The Lancia Beta was a car produced by Lancia. It was the first Lancia produced by the company after it had been taken over by Fiat in 1969. The company chose the name Beta for a new vehicle to be launched in 1972. The choice of name symbolised a new beginning as it reflected the fact that the company’s founder, Vincenzo Lancia (1881-1937), utilized letters of the Greek alphabet for his early vehicles (Alpha, Beta, Gamma, Delta, etc). Beta had been used before for Lancia’s 1908 car and again for a 1953 bus! Lancia had originally utilized the first letter of the Greek alphabet: Alpha. But this was not chosen for the new 1972 Lancia, due to the obvious confusion it might cause with a certain Milanese competitor called Alfa Romeo.
The Beta was available in a number of different body styles: 1. The most popular bodystyle was the four-door saloon or sedan, which had the wedge-shaped appearance of a hatchback but in fact had a conventional boot. Late in the saloon’s life it underwent a drastic reworking with assistance from Pininfarina and became known as the Beta Trevi. 2. The second style to appear was a two door coupé. 3. The next version to be launched was a two door convertible called the Spider (or Zagato in America). The Spider featured a Targa top roof panel, a roll-over bar and folding rear hood. The Spider was designed by Pininfarina but actually built by Zagato. 4. Then came a three-door shooting brake called the HPE. HPE stood for High Performance Estate and then later on stood for High Performance Executive. 5. The final variant was the Pininfarina designed and built two door Lancia Monte Carlo. This was a rear wheel drive mid engined two seater sportscar.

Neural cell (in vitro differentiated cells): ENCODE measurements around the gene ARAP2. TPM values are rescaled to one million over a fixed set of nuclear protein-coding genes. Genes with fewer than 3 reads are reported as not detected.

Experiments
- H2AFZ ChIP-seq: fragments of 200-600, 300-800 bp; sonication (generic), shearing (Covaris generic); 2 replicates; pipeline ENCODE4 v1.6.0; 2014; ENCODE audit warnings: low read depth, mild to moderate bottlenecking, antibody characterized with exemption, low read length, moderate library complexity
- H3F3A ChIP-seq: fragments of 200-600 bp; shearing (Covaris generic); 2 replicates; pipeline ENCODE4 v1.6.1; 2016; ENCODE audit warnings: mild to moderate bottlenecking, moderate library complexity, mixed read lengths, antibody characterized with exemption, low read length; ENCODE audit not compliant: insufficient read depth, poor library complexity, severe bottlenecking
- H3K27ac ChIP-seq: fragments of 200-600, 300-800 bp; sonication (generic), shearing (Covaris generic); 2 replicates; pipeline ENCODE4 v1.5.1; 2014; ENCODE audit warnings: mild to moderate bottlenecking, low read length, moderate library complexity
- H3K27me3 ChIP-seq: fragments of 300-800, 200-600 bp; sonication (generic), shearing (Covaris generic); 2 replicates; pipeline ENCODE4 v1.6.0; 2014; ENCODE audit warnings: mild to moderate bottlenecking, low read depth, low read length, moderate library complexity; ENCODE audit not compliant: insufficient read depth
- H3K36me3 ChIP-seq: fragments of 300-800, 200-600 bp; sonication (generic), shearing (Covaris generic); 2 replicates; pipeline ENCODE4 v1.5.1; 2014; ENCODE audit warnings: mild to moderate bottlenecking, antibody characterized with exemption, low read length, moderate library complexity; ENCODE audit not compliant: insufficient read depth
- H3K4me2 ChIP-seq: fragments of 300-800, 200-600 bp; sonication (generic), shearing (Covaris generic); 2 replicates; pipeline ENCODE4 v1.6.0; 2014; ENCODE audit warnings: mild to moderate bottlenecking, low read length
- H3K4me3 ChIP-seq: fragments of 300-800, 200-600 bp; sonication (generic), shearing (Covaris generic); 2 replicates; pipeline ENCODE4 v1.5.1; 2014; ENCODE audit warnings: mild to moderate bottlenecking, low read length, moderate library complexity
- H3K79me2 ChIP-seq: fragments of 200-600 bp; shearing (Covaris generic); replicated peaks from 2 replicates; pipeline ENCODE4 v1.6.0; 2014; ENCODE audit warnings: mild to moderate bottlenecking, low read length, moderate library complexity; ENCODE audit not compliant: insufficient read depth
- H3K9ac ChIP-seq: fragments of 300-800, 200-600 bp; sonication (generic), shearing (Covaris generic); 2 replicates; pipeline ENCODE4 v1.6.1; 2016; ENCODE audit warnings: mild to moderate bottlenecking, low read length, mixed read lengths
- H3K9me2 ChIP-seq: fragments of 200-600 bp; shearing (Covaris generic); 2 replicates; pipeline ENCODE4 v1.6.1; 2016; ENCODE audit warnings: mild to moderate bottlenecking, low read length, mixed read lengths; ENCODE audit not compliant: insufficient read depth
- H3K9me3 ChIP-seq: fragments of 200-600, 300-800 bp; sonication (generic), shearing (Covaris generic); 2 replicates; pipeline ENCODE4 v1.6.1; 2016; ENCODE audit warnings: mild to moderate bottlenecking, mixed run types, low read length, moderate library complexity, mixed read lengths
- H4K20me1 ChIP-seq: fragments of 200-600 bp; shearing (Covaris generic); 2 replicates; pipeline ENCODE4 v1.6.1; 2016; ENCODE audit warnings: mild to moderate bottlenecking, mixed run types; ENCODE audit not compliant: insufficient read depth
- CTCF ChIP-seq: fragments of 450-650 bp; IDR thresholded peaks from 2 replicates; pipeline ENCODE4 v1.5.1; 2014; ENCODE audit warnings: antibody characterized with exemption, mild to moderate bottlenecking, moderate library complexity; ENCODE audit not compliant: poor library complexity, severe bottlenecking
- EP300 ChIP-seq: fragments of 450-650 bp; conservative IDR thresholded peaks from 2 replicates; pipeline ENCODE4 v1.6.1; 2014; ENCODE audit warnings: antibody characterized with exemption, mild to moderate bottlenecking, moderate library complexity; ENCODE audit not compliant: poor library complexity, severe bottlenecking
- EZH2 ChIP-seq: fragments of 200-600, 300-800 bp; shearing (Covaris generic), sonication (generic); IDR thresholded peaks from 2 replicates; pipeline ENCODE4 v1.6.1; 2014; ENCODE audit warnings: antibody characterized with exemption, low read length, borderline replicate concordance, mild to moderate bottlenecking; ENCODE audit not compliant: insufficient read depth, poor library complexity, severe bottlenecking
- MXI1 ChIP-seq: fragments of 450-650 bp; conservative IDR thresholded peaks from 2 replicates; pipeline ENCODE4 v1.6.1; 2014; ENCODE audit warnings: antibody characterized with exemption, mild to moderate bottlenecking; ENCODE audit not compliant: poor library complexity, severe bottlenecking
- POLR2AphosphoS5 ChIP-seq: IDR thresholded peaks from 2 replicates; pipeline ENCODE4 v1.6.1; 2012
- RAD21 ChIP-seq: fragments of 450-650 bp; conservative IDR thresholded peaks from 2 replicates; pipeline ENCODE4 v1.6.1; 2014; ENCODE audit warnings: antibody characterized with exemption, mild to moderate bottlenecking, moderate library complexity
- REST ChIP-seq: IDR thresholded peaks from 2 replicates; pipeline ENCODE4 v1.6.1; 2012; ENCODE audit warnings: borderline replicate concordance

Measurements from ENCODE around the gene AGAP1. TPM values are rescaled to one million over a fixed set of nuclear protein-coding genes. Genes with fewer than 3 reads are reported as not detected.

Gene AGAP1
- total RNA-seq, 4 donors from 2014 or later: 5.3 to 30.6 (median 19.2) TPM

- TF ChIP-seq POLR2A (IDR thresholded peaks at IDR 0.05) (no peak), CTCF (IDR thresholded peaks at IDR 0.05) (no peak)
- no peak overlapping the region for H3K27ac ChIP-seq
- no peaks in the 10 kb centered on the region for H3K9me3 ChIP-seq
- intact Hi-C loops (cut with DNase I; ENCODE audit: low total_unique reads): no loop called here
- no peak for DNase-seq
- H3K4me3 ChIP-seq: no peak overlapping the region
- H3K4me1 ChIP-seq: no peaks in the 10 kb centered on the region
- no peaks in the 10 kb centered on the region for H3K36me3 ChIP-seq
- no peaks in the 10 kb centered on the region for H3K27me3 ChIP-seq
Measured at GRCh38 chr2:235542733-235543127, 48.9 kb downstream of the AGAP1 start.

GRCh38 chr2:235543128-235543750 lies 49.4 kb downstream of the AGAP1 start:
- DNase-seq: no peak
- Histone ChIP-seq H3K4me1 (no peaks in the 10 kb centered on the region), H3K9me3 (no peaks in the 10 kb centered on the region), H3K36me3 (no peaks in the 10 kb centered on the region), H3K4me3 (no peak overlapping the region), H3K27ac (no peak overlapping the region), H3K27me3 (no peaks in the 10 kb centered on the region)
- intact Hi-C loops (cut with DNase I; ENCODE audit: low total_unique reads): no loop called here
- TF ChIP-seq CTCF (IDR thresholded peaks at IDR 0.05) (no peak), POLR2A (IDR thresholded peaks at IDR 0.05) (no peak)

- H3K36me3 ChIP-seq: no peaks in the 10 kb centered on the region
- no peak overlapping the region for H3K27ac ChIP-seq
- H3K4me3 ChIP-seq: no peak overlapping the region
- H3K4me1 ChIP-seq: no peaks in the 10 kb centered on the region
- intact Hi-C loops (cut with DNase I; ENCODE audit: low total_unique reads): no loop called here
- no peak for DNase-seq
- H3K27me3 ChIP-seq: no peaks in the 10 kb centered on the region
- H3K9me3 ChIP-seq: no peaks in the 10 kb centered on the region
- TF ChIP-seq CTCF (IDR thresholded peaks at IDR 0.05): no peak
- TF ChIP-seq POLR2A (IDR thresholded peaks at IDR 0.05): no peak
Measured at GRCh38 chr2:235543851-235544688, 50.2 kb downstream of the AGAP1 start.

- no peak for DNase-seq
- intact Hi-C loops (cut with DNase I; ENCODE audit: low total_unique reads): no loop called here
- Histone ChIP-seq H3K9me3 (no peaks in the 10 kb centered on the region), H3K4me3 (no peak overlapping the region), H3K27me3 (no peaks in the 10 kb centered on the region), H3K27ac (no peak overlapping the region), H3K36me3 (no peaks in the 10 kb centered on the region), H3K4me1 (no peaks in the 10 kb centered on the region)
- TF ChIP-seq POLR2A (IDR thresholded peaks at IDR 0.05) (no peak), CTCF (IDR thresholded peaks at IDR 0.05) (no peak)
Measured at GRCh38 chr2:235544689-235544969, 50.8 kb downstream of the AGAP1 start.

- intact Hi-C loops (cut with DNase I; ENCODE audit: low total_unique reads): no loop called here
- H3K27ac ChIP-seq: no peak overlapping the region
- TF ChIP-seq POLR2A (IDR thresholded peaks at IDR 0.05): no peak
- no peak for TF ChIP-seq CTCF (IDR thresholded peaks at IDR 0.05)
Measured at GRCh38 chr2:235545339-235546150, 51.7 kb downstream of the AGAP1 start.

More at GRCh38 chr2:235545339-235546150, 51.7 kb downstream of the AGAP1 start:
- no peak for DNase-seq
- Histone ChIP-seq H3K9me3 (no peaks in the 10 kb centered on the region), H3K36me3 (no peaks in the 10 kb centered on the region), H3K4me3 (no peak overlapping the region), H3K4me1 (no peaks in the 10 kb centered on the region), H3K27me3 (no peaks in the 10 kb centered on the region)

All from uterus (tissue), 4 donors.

All versions of the car came with DOHC engines, five speed gearboxes, rack and pinion steering, independent suspension all round and disc braking on all four wheels. The front wheel drive models were available in a number of engine capacities ranging from 1.3 L to 2.0 L.
The different models all underwent various revisions and improvements over the years.Power steering specially produced by the German company ZF became available on certain Left Hand Drive models and was also used on the Gamma. Electronic ignition became available in 1978. Automatic transmission became available in 1979; the Beta was the first Lancia manufactured with an automatic transmission factory option. In 1981 power steering also became available on certain Right Hand Drive models. Late in the model’s life the Trevi, Coupe and HPE became available with a Rootes-type supercharger; these variants were known as Volumex models.
For some the Beta could never be a true Lancia, because of its use of the Fiat based engine. However, it must be remembered that the Fiat DOHC engine (originally designed by Aurelio Lampredi, who built engines for Ferrari until Fiat employed him) was one of the most advanced 4 cylinder engines in the world at that time. It is now regarded as a classic engine in its own right.
Nevertheless the Beta was well received by the motoring press and public when launched. The various models were praised for their lively performance as well as their good handling and roadholding. They were widely regarded as a “driver’s car” with plenty of character. The Beta was competitively priced and became the highest ever selling Lancia model up to that point.
Unfortunately a combination of poor quality steel, poor rust proofing and poor quality paint techniques at the factory lead to the Beta gaining a reputation for being rust-prone. Particularly the 1st Series vehicles. Whilst later Betas were better protected from the elements, these issues damaged the whole marque’s sales success on most export markets.
Production ran from 1972 until 1984.